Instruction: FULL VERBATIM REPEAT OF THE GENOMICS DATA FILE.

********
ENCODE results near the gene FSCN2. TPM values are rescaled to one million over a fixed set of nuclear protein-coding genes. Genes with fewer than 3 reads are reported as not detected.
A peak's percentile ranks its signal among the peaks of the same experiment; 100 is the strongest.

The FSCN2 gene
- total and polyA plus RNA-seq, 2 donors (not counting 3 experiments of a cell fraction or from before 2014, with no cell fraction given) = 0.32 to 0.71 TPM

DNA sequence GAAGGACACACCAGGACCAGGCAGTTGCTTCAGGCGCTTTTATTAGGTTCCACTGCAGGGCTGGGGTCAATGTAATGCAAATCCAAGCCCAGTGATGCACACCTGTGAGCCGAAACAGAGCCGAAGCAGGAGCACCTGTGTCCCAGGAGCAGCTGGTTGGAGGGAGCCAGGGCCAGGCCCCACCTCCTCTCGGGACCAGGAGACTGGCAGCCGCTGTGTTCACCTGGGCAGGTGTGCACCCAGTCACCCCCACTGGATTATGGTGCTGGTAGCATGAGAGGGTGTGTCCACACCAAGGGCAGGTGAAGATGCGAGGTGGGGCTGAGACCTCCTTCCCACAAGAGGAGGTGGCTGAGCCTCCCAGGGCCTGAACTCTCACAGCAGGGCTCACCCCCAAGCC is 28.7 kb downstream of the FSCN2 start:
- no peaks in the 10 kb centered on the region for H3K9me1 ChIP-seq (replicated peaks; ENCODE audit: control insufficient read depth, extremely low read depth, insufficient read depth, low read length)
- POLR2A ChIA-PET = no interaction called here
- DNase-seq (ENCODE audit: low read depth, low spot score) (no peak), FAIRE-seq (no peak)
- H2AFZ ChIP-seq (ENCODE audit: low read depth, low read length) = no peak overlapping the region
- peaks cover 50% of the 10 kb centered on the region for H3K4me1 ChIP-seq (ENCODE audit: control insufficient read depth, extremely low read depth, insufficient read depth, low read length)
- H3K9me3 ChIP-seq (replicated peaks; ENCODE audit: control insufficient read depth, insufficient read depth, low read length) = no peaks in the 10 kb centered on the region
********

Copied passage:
ENCODE results near the gene FSCN2. TPM values are rescaled to one million over a fixed set of nuclear protein-coding genes. Genes with fewer than 3 reads are reported as not detected.
A peak's percentile ranks its signal among the peaks of the same experiment; 100 is the strongest.

The FSCN2 gene
- total and polyA plus RNA-seq, 2 donors (not counting 3 experiments of a cell fraction or from before 2014, with no cell fraction given) = 0.32 to 0.71 TPM

DNA sequence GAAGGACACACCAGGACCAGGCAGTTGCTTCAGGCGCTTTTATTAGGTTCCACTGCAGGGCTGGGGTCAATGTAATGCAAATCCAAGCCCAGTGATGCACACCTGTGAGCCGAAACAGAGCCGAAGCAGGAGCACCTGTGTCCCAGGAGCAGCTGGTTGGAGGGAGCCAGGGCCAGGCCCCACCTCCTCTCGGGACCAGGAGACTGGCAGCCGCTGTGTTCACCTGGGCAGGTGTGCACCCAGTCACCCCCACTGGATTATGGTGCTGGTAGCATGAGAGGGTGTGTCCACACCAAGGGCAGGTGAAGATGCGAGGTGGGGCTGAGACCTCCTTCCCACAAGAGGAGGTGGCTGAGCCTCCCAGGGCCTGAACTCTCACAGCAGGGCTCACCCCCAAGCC is 28.7 kb downstream of the FSCN2 start:
- no peaks in the 10 kb centered on the region for H3K9me1 ChIP-seq (replicated peaks; ENCODE audit: control insufficient read depth, extremely low read depth, insufficient read depth, low read length)
- POLR2A ChIA-PET = no interaction called here
- DNase-seq (ENCODE audit: low read depth, low spot score) (no peak), FAIRE-seq (no peak)
- H2AFZ ChIP-seq (ENCODE audit: low read depth, low read length) = no peak overlapping the region
- peaks cover 50% of the 10 kb centered on the region for H3K4me1 ChIP-seq (ENCODE audit: control insufficient read depth, extremely low read depth, insufficient read depth, low read length)
- H3K9me3 ChIP-seq (replicated peaks; ENCODE audit: control insufficient read depth, insufficient read depth, low read length) = no peaks in the 10 kb centered on the region